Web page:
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How a degree of support helped Dorothy to seek son’s diagnosis

By Kathryn Torney

Almost 300 students were today to receive degrees at the Open University’s annual graduation ceremony in Belfast.

The awards — to be presented at the Waterfront Hall — range from certificates and diplomas through to full degrees and postgraduate qualifications.

Among the students today is Dorothy Nelson from Holywood in Co Down.

Dorothy is one of three graduates selected by the OU each year to receive the Sir John Daniel Prize in recognition of their dedication in completing a degree under extremely difficult personal circumstances.

Dorothy Nelson completed a BSc (Honours) in Psychology after deciding to enrol with the Open University to enable her to help her son.

She said: “I started studying with the OU in 2002; 18 months previously my marriage ended and I was out of work and homeless with two young children.

“During this time it had become evident that the problems my son was having at school were not just related to the family breakdown; they were pre-existing and not improving.”

Dorothy knew there was something wrong, but grew frustrated by the responses she received when asking for help.

“I decided to take matters into my own hands and do a psychology degree.

“Within three years of studying with the OU I was more aware that his problems were developmental and not emotional.

“Eventually, three months before his 17th birthday, he was diagnosed with Asperger's and Attention Deficit Disorder without Hyperactivity. This degree has helped me cope with my son's condition and get my children through a very painful time in their lives without being emotionally damaged.”

Talking about her OU degree, Dorothy said: “It has enabled me to have a very close relationship with both my children that is full of trust, understanding and acceptance of our individual differences.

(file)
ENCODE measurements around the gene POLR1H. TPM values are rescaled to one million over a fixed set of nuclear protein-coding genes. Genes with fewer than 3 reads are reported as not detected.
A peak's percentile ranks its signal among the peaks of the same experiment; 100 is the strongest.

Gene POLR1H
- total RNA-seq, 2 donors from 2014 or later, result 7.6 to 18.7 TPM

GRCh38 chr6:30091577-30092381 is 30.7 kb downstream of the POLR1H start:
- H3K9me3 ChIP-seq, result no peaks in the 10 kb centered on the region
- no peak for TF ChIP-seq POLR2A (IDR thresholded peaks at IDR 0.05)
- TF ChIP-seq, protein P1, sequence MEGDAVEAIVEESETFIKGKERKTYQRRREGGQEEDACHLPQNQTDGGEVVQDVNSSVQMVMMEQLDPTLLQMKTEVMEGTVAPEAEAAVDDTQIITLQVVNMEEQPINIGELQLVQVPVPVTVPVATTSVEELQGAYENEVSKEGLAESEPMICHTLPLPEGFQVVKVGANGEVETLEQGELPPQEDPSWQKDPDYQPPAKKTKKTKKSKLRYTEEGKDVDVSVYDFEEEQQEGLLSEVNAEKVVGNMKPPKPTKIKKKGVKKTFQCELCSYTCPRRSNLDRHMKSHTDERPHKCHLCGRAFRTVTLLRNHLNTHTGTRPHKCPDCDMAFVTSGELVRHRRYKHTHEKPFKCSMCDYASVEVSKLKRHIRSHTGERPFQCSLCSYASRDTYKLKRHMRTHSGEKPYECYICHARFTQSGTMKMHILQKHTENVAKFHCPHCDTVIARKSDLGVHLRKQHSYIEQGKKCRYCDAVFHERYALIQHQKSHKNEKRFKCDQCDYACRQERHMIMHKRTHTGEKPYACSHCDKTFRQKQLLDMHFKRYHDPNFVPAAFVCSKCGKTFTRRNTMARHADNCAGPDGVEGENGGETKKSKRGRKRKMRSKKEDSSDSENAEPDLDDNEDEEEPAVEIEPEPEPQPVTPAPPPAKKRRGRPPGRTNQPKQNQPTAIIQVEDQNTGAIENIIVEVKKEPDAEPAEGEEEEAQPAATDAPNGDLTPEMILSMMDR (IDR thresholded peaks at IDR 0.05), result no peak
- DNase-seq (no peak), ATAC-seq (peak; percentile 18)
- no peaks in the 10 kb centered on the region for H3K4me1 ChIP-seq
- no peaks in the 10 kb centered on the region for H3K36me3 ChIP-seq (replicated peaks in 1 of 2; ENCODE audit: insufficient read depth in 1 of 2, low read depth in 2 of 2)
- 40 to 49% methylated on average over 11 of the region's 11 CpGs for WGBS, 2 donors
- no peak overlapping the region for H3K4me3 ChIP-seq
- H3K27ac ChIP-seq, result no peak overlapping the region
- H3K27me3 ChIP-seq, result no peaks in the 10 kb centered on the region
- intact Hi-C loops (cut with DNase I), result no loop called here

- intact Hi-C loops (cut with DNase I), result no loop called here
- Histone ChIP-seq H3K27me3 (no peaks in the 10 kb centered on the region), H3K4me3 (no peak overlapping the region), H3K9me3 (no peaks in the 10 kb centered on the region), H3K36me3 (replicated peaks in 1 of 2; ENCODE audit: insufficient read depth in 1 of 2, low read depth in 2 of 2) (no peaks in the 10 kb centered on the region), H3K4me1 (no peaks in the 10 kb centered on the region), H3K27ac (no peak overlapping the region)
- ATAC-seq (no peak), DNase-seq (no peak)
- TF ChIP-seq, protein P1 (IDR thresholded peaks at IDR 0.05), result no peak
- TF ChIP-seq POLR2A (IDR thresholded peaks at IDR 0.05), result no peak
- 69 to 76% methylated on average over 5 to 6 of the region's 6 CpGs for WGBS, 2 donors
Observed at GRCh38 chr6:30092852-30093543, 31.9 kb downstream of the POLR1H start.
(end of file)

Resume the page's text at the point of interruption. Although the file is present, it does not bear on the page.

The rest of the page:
“It has also given me back my confidence and self esteem and allowed me to go back to work with an attitude that I never had before.”

Dr Rosemary Hamilton, Open University Director for Ireland said graduation ceremonies are always a special time for individuals and their families.

“All of the students graduating in today’s ceremonies have been studying part-time,” she said.

“They have been juggling work, family, friends and other life commitments while also studying for an award from the UK’s largest university, so graduations not only mark the end of studying for the graduand, but also the start of a new career for many.

“Today’s graduates have not only enhanced their skills such as time management, priority setting and negotiation but they will also be graduating with a qualification from one of the UK’s best teaching and research universities.”

Over 80% of this year’s graduates have combined study with their work commitments – something which Dr Hamilton believes illustrates the great demand for flexible delivery of higher education.

“We live in an era when more people want a university education, and more people need to return to university throughout their lives to fulfil their career and personal ambitions,” she said.

Eighty-six of the students graduating agreed to their names appearing in the paper today.

This year marks the 40th anniversary of the establishment of the Open University.

Since 1969 more than 15,000 students in Ireland have benefitted from the OU’s supported approach to learning and skills enhancement.

Belfast Telegraph


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